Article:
The comedy groups of the University of Maryland took to the stage Saturday for NextNOW Fest to put on their second production of Maryland Night Live. Over almost two hours, both students and alumni came together and had their crowd laughing out loud.
Run like an episode of Saturday Night Live, there were hilarious sketches, live musical performances and even a killer jazz band to help with transitions in between it all. And the audience loved it.
“At the expense of my embarrassment, I can make people’s lives better,” said co-director and cast member Sammy Garcia. The junior supply chain management major co-founded the production last semester and has been planning for this performance since May.
The show opened with a skit that hit all relevant marks: presidential campaigns, climate change, Maryland and the morbid excitement of impending death. From there, it just got better. The opening monologue was a true tribute to the original Saturday Night Live with John Hedrick, an alumnus of this university, hosting.
The musical artists, Benny Roman and Anastasia M., each came to the stage with original music — Anastasia with a piano and Roman with a guitar. Both entranced the crowd, especially Roman with a standout performance of “Yesterday” by the Beatles.
The writers perfectly weaved together sketches, most of which related to the University of Maryland and general college life. A personal favorite was straight out of a jazzy 1920s mystery movie … except the main conflict was the underaged struggle of trying to get into a bar.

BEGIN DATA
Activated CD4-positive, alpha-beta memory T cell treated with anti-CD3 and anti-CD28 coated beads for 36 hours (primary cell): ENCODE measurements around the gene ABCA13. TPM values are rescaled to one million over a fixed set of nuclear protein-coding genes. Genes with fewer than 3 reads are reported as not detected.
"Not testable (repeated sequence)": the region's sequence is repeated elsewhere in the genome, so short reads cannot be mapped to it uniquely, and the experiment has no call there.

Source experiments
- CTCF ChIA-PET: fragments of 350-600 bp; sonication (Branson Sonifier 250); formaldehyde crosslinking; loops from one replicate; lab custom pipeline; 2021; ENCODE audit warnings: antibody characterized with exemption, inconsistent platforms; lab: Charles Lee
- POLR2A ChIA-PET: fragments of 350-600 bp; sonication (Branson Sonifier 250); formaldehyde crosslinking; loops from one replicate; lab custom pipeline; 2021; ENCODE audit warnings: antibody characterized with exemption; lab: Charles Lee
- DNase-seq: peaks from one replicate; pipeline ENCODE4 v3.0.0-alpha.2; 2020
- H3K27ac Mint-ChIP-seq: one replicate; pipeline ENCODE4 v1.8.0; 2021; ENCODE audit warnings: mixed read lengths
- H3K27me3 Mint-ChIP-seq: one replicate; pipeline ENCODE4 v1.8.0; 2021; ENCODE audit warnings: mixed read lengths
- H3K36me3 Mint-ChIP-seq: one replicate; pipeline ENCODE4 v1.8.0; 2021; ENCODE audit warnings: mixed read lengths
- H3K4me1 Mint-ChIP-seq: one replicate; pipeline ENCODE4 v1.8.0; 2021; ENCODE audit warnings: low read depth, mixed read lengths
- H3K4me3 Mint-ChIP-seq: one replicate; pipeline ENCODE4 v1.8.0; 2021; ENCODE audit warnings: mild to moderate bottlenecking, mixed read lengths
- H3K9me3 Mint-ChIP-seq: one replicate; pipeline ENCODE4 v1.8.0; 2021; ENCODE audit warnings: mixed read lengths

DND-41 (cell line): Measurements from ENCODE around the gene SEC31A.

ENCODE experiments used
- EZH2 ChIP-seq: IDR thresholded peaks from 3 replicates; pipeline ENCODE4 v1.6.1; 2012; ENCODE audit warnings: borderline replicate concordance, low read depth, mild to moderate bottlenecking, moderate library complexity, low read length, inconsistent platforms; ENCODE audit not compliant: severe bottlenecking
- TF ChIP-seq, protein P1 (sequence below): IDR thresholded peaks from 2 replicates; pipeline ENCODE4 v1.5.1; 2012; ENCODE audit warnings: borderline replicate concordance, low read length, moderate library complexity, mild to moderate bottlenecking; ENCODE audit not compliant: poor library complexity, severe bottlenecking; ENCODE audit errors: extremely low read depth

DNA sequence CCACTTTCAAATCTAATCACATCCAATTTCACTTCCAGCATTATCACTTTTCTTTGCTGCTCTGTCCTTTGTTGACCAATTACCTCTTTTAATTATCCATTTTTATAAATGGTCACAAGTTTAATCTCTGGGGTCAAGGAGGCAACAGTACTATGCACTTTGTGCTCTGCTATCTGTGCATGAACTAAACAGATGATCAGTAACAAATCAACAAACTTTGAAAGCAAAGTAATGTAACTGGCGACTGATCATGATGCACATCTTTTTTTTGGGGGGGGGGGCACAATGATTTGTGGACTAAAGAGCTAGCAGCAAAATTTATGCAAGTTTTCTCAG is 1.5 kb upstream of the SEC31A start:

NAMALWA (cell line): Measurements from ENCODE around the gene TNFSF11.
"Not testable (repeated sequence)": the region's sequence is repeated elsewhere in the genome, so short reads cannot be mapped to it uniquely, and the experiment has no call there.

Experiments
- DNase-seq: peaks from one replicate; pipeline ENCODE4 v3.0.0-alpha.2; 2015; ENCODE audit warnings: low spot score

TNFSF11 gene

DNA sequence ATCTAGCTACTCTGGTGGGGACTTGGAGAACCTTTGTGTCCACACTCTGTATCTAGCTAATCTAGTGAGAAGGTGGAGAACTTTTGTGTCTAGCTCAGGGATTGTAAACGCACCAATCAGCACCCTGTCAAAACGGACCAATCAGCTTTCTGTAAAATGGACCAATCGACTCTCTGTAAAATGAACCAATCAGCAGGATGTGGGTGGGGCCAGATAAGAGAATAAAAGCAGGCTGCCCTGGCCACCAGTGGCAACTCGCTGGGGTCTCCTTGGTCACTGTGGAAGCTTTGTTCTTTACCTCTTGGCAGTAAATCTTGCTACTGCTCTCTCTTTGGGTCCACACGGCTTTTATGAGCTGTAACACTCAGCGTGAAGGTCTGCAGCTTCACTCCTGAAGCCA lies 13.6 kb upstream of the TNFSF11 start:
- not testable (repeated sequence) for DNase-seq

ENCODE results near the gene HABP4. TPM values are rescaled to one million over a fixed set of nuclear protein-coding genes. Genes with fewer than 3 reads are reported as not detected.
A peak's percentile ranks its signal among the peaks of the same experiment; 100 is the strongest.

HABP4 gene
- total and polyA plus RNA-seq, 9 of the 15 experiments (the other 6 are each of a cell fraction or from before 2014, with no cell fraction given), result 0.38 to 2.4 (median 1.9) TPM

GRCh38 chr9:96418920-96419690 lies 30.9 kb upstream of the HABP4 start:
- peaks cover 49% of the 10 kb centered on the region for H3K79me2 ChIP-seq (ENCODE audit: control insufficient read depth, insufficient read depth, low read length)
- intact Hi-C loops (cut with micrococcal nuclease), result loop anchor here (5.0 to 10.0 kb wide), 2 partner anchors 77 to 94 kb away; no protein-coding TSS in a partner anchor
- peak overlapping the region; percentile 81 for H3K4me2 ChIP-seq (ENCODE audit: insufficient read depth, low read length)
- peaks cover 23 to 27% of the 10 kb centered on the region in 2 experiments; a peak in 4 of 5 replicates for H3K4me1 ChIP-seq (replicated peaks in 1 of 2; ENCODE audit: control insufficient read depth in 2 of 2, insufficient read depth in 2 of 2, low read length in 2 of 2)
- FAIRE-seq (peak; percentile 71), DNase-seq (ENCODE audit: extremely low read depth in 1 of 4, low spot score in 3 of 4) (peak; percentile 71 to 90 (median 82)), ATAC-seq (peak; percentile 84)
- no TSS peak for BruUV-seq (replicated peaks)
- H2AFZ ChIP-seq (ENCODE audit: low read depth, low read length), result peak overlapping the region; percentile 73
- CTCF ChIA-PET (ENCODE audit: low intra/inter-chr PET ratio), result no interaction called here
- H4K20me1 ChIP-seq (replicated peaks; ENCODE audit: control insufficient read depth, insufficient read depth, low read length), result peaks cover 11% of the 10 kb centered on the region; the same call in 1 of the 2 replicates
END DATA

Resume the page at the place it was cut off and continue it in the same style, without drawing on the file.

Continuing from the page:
There were also digital shorts and a take on SNL’s “Weekend Update:” UMD Alerts. The two hosts even had a “joke-off” where they read the same news headline, putting different jokes at the end, gaining confidence from the audience’s reaction.
The show ended with a song from a university orientation leader, played by Garcia. It was all overly-excited smiles with touches of the doom that come with being a student of this university — bad Wi-Fi, lack of air conditioning and potential loss of accreditation. This work doesn’t come easy, but Garcia says it all pays off in the end.
“Maryland Night Live is definitely the hardest thing I’ve done on campus … and it’s worth every penny,” Garcia said. “Every step of the way I wondered, ‘Is it worth it, is it worth it, is it worth it?’” As the show came to its close, the crowd gave a standing ovation.
“But today I’m just seeing everything together and I’m just like ‘Oh, uh, easily it’s 100 percent worth it,’” said Garcia, and I can’t help but agree. The level of professionalism of this student- and alumni-run production was incredible and complemented nicely by the apparent fun the cast was having while doing it.
Though a take on a nationally-known television show, this production was one of a kind. With a full theater and an excited audience, I don’t imagine this is the end for Maryland Night Live. Good comedy is something we all need a little more of in our lives, and this definitely did the trick.